The Citizen Soldier

Returning home from Iraq’s Anbar Province in 2008, I was proud of the work my fellow Marines had done and hopeful for the future. Many of us felt that way. After all, Anbar had gone from seemingly endless violence to a region of open markets and greater security. And if you've known friends who've died trying to help make that happen, you welcome any evidence they haven't died in vain.

But the intervening years have forced a reckoning, not just about the physical or psychological aftermath of war, but about the moral relationship we have with the wars our nation continues to fight long after we've left the service.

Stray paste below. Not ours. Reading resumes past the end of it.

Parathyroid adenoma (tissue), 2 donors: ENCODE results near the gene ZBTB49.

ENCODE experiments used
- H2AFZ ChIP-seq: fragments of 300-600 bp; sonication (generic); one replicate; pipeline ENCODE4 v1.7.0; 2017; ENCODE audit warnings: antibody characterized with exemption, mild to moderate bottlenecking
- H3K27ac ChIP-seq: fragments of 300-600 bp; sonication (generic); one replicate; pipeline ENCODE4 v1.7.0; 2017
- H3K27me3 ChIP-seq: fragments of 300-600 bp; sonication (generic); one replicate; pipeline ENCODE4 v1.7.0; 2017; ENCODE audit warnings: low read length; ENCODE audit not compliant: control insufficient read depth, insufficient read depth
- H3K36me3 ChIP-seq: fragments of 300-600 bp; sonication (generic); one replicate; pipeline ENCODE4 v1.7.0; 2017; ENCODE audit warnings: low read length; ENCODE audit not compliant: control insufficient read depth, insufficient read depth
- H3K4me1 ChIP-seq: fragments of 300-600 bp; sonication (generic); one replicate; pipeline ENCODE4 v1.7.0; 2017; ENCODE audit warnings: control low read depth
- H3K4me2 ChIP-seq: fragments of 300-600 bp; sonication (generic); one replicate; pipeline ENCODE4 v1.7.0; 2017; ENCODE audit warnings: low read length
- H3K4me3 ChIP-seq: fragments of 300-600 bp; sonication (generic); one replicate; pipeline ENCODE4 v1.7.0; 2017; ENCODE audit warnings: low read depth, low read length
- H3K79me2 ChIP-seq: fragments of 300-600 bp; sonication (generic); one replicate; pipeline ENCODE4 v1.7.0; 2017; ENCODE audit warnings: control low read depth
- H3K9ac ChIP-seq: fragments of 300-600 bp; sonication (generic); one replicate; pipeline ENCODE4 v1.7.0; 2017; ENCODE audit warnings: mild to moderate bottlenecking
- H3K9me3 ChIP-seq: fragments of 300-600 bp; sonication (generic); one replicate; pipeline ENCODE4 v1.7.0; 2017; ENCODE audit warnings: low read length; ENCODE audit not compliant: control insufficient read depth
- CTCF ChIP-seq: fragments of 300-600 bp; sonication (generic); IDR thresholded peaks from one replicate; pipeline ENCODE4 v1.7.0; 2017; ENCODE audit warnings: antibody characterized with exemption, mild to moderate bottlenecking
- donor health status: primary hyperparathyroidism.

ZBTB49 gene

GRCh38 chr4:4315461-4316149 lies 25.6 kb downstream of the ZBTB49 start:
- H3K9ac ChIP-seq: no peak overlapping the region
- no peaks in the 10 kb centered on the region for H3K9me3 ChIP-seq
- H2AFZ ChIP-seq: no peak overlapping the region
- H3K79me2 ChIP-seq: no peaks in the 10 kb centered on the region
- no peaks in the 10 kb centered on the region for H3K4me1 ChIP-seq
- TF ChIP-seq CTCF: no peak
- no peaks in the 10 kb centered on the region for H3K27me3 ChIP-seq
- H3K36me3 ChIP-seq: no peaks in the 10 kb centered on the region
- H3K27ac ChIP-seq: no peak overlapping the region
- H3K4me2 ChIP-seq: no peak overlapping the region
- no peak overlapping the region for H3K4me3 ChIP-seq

I’ve written often about the experience of the modern veteran, and in a new Brookings Essay, I explore the dilemma faced by “citizen soldiers”:

This essay is my attempt to dig through my own experience and through the history of our country's often fraught relationship with its own military to understand what it means to be an American in an age of perpetual war.

Read the essay here, and please join me in sharing it with friends and family on Facebook, or join the conversation on Twitter by using the hashtag #BrookingsEssay.

Thanks for reading,
Phil Klay

Seaforth Webmaster